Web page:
Crescent Moon Gold 10 Review
Cons: Heavy, heel lifter is clunky
Manufacturer: Crescent Moon
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Crescent Moon Gold 10
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|Pros||Large, easy stride, great flotation||Good traction, easy-to-use and comfortable binding||Fully featured for steep and technical use||Inexpensive, easy to use, versatile||Inexpensive, simple, reliable|
|Cons||Heavy, heel lifter is clunky||Mediocre flotation for the length, strapped binding attachment isn't ideal||Loud decking and bulky harness||Unimpressive traction||Loud decking on crusty snow|
|Bottom Line||An all-around snowshoe that tilts its preferences to the wild and deep environments||This is a great traditional snowshoe that's outshone in a few areas by newer designs||This contender provides excellent traction, heel lifts, a comfortable binding, and moderate weight||This snowshoe does everything well and has a low price, making it a great value||This molded snowshoe is reliable, inexpensive, offers widespread appeal, and is compatible with add-on tails for improved flotation|
|Rating Categories||Crescent Moon Gold 10||Atlas Montane||Tubbs Flex VRT||Atlas Helium Trail||MSR Evo|
|Stride Ergonomics (15%)|
|Ease of Use (15%)|
|Specs||Crescent Moon Gold 10||Atlas Montane||Tubbs Flex VRT||Atlas Helium Trail||MSR Evo|
|Uses||Deep snow||Spring snow and moderate terrain||Spring snow and steep terrain||Spring snow and moderate terrain||Spring snow and moderate terrain|
|Optimum Weight Load (per manufacturer)||up to 225 lbs||25": 120-200 lbs;
30": 150-250 lbs;
35": 180-300+ lbs
|24": 120-200 lbs;
28": 190+ lbs
|23": 80-160 lbs;
26": 150-220 lbs;
30": 200-270+ lbs
|up to 180 lbs (up to 250 lbs with tails)|
|Weight (per pair)||5 lbs 2 oz||4 lbs 7 oz||4 lbs 9 oz||3 lbs 9 oz||3 lbs 9 oz|
|Surface Area||256 in²||176 in²||179 in²||191 in²||173 in²|
|Dimensions||32 x 10"||25 x 8"||24 x 8"||26" x 8"||22 x 8"|
|Crampon/Traction Aids||Steel crampon||Steel crampon augmented with traction rails||Steel crampon augmented with traction rails||Tempered steel||Steel crampon augmented with traction rails|
|Frame Material||Aluminum||Aluminum||Steel traction rails||Aluminum||Steel traction rails|
|Deck Material||Polyurethane fabric||Nytex fabric||Molded plastic||Plastic||Molded plastic|
|Heel Lift||Optional add-on||Yes||Yes||Yes||Yes|
|Binding System||Rubber straps with plastic buckles||Nylon straps with cam buckles, rubber strap with plastic buckle||Boa||Nylon straps with plastic buckles, rubber strap with pin-in-hole||Rubber Straps with pin-in-hole|
|Flotation Tails Sold Separately?||No||No||No||No||Yes|
|Men's and Women's versions?||Yes||Yes||Yes||Unisex||Unisex|
|Sizes Available||One size||25", 30", 35"||24", 28"||23", 26", 30"||One size (22")|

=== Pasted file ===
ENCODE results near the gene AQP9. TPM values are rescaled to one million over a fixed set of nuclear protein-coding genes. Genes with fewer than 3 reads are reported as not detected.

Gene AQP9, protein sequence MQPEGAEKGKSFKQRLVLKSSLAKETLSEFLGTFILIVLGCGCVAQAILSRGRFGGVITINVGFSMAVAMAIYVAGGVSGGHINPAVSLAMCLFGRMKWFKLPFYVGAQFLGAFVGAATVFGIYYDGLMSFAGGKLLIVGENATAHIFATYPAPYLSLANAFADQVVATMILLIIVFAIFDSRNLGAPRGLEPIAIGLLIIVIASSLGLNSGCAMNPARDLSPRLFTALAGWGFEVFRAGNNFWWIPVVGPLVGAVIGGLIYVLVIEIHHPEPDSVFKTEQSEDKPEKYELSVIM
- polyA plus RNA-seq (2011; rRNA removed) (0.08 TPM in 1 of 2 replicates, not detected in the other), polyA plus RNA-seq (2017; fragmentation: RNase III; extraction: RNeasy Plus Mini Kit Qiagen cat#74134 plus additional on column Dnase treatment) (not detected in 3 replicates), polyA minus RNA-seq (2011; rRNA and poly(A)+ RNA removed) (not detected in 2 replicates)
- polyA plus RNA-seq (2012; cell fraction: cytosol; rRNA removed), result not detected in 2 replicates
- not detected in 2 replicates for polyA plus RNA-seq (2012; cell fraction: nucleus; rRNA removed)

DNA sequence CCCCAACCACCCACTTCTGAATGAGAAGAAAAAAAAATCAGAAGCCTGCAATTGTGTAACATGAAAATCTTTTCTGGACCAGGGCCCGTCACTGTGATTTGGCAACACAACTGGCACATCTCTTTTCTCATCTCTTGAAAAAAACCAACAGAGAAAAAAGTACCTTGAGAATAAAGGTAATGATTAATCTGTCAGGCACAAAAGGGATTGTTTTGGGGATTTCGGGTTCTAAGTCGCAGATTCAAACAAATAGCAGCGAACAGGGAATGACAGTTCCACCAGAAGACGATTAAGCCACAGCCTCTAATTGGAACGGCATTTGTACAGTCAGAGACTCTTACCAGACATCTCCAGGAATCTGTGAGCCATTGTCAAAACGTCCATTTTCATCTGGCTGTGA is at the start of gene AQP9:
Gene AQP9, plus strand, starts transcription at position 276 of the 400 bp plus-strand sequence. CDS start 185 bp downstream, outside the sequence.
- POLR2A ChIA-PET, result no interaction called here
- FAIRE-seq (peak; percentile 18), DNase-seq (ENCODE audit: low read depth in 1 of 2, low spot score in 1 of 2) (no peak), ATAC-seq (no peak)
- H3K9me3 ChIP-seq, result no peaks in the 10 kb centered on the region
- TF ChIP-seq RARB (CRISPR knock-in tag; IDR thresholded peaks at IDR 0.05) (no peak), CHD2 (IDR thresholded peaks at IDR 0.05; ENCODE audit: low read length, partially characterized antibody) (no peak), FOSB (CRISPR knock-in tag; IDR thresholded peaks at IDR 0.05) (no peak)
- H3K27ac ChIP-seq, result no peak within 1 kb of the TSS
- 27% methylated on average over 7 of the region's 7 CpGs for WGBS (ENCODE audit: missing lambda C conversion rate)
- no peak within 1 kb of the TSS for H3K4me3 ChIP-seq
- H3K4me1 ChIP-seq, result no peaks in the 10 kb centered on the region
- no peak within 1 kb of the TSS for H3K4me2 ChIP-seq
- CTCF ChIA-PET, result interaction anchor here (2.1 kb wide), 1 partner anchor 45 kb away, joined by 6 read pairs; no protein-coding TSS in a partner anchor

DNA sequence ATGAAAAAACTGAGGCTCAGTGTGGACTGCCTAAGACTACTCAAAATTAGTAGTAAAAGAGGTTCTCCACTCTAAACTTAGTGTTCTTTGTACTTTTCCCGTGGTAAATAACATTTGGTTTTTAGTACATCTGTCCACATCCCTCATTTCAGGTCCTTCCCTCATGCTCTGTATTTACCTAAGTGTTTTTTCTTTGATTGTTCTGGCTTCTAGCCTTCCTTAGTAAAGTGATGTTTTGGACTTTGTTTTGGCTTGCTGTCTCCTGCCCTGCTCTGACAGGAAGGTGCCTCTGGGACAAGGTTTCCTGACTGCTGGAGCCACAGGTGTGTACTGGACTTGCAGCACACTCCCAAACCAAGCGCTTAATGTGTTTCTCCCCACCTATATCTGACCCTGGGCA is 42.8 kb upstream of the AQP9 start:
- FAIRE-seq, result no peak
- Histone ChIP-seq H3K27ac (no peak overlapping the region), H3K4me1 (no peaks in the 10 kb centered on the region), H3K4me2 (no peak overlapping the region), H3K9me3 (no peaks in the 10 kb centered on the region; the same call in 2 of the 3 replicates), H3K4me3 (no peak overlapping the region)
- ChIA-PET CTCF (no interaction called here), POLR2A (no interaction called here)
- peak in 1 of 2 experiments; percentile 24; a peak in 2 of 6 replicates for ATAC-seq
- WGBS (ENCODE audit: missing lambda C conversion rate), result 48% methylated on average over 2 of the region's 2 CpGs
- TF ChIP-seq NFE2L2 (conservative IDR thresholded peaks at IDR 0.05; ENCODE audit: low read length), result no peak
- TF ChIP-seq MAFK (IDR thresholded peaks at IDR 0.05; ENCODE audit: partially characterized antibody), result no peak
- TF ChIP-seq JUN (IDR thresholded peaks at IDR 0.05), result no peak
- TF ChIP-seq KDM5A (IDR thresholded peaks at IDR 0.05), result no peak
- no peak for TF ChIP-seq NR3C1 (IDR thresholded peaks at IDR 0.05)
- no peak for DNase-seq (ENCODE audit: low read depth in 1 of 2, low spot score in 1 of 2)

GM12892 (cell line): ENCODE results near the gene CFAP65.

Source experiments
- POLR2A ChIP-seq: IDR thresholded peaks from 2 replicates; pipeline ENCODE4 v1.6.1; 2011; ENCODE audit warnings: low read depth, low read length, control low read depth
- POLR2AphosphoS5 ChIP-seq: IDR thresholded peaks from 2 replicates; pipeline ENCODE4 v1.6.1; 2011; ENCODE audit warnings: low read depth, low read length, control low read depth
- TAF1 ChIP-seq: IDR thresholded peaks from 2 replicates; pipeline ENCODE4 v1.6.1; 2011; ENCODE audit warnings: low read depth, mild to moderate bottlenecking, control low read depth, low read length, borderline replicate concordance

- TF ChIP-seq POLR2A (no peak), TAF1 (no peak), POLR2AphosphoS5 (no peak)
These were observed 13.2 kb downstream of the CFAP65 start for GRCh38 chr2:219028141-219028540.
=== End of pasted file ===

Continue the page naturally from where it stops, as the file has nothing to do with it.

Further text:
|Tested Size||One Size||25"||24"||26"||22"|
Our Analysis and Test Results
Crescent Moon has been making snowshoes in Colorado since 1997. The company is all about snowshoes and makes several all-foam models in addition to the more standard frame and deck construction reviewed here. As a completely domestic company, from design to manufacturing, they have a unique appeal for some customers.
In our review, a review for which the product selection largely focuses on the all-around, the Gold 10 is among the larger snowshoes we tested. There are much larger snowshoes available, including Crescent Moon's super-sized Powder Ski Gold 17 model, but for the all-around types, the Gold 10 is among the largest.
The tapered shape puts the bulk of its surface area under the user's center of gravity, leaving the tails and tips narrower for better stride ergonomics. The tubular frame is completely rigid fore-to-aft, so every one of the measured 256 square inches is put to maximum use. In short, the Gold 10 tops our charts for flotation. You won't find a better floating snowshoe that is also suitable for packed trails.
The Gold 10 has a tubular frame, and it is clearly designed for flotation in deep snow. In our experience, models with those two qualities often fall short in the traction metric. While previous versions were underwhelming, Crescent Moon has updated the traction on the current Gold 10.
In addition to metal teeth under the forefoot, there is a generous set of spikes under the heel. Smaller teeth adorn the toes and the binding mounting strap. While this still wouldn't be our first choice on traction alone, grip is no longer the Achilles heel of this model. We think this current version has a suitable amount of traction for a snowshoe that's designed for deep days.